"I'm buying the Browns, again. Not to be a juggernaut, but to be in the thick of the Wild Card race until the end and maybe even reach the postseason."
Both Monson and Iyer still have the Ravens as the favorites to repeat for a third straight division title. Monson even picked Baltimore to win the Super Bowl.
Jaleel Scott Impresses on Special Teams
The Ravens value special teams play as much as any team, and it may be Jaleel Scott's best path to the 53-man roster.
As Chris Moore was absent from practice for the second straight day dealing with a broken finger, Scott turned some heads as a gunner on kick coverage.
"Scott worked as a gunner during special teams drills and got props from his coaches and teammates after fighting through a double team on a punt coverage drill," The Baltimore Sun’s Daniel Oyefusi wrote. "Scott impressed as a speedy deep threat in the preseason last year and made the 53-man roster but was active for just three games and had only two special teams snaps. Scott will have to prove he's not only improved as a receiver but is worth keeping for special teams purposes."
The Baltimore Sun’s Childs Walker projected Moore to edge out Scott to make the roster as the sixth receiver, but Moore's injury affects the competition. Scott has just one career reception, but his 6-foot-5 frame makes him an intriguing option, especially on special teams.
The Ravens already added competition at returner with Kenjon Barner and they may not be done. They reportedly hosted receiver/returner Dwayne Harris on Tuesday.
"Harris might intrigue the Ravens because of his record of success as a special teams player," Kasinitz wrote. "He's scored five touchdowns on returns over his nine-year career (four on punt returns and one on a kickoff), but an ankle injury limited him to three games with the Raiders last season.
"Harris has even more extensive experience returning punts and kicks in the NFL than Barner. He's primarily served as a special teams contributor in recent years and hasn't played more than 60 offensive snaps in a season since 2015."
Proposed Trade Would Provide Interior Offensive Line Help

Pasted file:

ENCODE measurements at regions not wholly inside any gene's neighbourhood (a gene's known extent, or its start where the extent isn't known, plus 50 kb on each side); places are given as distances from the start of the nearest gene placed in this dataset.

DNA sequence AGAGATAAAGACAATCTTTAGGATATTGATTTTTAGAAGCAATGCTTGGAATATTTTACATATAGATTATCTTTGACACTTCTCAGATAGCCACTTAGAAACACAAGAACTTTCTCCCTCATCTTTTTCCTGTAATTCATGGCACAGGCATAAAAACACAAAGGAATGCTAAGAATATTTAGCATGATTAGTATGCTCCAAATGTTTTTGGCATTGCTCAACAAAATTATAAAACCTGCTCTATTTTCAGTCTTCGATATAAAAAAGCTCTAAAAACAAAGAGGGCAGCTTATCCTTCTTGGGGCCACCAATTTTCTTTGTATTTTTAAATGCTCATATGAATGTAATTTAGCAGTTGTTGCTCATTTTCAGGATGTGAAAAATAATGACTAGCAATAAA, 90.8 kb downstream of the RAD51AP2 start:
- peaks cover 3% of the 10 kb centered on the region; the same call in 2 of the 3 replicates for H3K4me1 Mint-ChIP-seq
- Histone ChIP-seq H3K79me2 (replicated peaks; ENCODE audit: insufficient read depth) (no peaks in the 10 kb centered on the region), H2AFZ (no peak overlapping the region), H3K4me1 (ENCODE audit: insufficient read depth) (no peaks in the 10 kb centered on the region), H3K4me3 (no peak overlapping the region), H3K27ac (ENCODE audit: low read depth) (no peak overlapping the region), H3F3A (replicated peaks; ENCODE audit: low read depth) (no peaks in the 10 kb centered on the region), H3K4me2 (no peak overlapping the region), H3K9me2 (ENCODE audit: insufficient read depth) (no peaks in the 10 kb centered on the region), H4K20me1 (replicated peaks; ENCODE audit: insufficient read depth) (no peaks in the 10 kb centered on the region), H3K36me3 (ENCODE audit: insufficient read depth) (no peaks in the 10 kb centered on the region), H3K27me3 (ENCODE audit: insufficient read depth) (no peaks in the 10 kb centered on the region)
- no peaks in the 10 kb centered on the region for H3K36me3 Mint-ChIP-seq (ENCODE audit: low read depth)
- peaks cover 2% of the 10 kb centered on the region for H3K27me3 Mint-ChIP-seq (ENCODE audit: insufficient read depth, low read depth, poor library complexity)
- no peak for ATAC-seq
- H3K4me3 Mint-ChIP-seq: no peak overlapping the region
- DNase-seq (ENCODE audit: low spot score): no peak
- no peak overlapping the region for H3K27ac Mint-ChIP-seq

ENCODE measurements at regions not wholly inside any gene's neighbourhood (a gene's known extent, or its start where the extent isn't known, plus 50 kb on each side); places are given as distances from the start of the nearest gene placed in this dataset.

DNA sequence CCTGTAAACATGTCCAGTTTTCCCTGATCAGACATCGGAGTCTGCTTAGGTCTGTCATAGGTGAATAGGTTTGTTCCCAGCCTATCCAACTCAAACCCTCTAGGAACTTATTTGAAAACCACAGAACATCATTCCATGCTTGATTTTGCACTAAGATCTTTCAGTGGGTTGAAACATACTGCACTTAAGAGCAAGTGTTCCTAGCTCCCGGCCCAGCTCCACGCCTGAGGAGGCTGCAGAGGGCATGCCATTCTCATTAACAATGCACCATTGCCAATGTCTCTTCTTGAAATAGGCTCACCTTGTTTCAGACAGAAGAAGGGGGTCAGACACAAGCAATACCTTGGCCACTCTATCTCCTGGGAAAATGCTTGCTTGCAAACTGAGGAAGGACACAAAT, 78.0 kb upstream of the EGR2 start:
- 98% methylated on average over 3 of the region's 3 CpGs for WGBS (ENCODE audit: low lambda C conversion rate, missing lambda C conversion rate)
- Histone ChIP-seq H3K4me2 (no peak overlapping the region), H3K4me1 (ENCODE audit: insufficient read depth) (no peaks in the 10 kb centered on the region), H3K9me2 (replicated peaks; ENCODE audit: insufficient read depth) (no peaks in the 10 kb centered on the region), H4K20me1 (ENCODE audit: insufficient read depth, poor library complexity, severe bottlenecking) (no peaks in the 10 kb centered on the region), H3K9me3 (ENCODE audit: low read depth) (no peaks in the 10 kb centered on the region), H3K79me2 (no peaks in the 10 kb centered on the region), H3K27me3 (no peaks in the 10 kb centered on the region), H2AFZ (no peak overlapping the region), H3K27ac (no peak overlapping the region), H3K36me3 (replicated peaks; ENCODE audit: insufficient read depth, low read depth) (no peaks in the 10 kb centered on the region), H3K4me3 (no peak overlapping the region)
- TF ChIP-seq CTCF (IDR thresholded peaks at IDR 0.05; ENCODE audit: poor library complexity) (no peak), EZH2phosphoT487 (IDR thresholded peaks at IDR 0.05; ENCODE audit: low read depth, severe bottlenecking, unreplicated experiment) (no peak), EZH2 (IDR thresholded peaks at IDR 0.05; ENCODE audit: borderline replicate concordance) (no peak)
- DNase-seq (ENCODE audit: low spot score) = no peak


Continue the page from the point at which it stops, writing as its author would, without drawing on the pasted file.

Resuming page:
While we're on the topic of potential acquisitions, Bleacher Report’s Brent Sobleski proposed one trade each team should make this offseason. For the Ravens, it was trading a fourth-round pick for Minnesota Vikings guard Pat Elflein.
"The Ravens are loaded with talent, yet the offensive interior remains a significant question mark after Marshal Yanda's retirement and some uncertainty at center," Sobleski wrote. "In Baltimore's run-first offense, a collapsing interior will negate the unit's overall effectiveness if it can't sell inside zones, zone reads, etc. Thus, it should look for opportunities to add more to its front five."
Elflein, a former third-round pick, has played at center and left guard but is making the move to right guard this offseason.
"Elflein appears to be entrenched as a starting guard yet again, although he has moved from the left side over to the right guard spot occupied by Josh Kline in 2019," Sports Illustrated’s Will Ragatz wrote. "... Offensive coordinator Gary Kubiak has been complimentary of Elflein, but I still think this position switch means this year is his final chance to prove himself worthy of a place in the Vikings' plans going forward. This is a contract year for Elflein, after all. "
This is clearly hypothetical, but it highlights just how important filling the right guard spot is for the Ravens less than one month before the start of the season.
There's already a loaded competition in camp, so it's hard to see the front office adding even more talent barring any injuries.
- ESPN’s Jamison Hensley detailed how Brown bulked up 23 pounds this offseason.
- "Through two days, I'm still not sure I've seen a Ravens defensive back or linebacker stay with tight end Mark Andrews," The Athletic's Jeff Zrebiec wrote. "Jimmy Smith and Tavon Young have drawn the matchup often, but it hasn't really mattered. Jackson could throw to Andrews on almost every play if he wanted."
- Former Ravens receiver Marc Lester is working to groom the top high school talent in Baltimore.